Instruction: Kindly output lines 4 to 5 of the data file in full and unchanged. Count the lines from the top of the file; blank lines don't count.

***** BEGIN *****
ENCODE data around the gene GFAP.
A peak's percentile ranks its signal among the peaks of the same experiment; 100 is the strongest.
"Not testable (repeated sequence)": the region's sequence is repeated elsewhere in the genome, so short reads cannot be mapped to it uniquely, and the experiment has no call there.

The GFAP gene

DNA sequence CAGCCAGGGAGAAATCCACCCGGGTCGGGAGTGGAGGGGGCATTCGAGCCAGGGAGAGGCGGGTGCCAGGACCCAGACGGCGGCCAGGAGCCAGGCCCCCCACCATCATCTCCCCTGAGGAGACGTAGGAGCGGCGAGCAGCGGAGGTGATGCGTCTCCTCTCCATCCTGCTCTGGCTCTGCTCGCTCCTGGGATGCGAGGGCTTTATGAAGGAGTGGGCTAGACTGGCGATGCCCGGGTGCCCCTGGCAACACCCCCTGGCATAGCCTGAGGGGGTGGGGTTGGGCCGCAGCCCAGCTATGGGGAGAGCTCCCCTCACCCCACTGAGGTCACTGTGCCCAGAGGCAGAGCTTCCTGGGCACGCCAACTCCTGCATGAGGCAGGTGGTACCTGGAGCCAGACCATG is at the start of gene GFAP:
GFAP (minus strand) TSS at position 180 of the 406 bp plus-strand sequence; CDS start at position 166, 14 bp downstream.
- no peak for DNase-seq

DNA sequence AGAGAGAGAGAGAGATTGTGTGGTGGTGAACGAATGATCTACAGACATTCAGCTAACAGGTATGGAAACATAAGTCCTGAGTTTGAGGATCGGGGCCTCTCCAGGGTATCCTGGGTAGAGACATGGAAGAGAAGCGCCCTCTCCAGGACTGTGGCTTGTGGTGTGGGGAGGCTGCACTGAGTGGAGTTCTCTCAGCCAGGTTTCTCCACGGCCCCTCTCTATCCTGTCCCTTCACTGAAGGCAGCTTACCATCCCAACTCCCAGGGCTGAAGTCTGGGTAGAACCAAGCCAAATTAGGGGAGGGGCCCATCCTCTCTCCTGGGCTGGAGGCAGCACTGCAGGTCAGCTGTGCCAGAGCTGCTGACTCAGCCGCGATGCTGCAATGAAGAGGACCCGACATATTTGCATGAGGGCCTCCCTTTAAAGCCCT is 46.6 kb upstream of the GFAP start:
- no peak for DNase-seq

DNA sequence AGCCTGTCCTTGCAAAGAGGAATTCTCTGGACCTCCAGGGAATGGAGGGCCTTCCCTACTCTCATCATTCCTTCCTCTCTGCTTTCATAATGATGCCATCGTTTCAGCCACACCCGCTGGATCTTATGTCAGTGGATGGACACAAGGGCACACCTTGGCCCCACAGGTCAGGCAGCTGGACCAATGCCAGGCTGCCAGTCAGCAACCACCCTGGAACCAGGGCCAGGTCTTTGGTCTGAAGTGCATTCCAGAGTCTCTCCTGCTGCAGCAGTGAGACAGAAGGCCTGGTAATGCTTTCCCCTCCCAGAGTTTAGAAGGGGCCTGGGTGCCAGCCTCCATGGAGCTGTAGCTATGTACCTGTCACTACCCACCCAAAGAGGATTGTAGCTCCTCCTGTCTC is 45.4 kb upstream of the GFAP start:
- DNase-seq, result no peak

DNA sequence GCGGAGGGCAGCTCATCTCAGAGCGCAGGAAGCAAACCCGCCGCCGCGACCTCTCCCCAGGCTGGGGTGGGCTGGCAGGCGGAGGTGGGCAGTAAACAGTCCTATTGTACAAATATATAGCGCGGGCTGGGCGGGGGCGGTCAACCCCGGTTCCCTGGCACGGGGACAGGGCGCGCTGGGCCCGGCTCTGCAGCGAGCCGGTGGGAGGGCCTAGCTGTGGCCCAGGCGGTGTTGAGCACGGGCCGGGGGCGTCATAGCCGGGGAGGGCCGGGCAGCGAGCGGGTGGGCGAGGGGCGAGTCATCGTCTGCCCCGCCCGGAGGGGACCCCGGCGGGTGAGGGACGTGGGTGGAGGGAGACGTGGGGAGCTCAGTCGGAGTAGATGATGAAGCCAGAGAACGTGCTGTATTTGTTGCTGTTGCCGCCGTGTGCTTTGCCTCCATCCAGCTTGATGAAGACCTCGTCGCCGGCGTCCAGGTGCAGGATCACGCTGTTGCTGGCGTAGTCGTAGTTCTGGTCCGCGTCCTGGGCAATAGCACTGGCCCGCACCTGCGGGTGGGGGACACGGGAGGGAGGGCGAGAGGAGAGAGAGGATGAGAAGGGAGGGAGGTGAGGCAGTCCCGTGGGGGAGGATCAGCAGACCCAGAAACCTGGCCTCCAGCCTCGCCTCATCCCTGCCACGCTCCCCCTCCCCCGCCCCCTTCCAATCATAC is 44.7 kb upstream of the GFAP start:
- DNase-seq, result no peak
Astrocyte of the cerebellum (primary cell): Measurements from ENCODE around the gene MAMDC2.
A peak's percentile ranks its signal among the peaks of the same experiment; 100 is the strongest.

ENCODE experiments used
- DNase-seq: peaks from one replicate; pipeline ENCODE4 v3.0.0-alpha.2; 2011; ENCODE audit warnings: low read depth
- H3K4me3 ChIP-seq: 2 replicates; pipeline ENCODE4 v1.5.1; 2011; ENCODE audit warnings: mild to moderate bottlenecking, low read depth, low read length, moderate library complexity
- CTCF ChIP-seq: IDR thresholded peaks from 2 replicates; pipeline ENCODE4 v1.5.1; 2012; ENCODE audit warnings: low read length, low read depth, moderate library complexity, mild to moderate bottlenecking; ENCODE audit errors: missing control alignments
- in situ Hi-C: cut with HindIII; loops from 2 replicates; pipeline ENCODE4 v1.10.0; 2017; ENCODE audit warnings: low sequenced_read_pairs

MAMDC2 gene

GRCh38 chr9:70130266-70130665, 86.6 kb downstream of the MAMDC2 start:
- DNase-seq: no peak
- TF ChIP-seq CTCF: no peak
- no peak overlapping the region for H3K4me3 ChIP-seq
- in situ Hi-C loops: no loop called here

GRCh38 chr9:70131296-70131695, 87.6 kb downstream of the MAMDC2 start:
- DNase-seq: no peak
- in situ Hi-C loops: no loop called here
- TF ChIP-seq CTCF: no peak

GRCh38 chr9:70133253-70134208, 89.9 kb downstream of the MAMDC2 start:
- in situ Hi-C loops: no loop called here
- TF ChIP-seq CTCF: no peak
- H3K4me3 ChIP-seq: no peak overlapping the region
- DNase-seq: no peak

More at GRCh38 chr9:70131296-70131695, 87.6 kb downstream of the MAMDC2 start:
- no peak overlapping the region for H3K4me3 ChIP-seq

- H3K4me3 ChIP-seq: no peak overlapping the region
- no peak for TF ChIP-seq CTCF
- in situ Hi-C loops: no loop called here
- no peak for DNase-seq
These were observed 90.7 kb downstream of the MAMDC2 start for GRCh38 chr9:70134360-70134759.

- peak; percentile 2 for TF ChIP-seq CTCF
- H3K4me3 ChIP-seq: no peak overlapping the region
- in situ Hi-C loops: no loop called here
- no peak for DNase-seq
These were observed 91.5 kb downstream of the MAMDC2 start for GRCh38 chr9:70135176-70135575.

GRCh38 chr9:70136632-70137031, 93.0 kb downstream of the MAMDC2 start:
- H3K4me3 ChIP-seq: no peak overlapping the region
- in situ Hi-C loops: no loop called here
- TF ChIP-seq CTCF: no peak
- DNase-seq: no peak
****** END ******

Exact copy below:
The GFAP gene

DNA sequence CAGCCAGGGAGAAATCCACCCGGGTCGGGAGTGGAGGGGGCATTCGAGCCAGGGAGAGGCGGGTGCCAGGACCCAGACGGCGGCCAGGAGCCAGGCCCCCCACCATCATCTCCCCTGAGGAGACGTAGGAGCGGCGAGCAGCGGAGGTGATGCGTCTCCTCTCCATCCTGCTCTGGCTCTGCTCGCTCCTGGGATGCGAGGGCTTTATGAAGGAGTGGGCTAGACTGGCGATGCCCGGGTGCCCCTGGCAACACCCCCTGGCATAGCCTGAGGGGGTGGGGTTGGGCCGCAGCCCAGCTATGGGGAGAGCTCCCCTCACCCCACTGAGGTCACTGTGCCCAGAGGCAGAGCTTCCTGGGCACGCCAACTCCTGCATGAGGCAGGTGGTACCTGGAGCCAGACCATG is at the start of gene GFAP: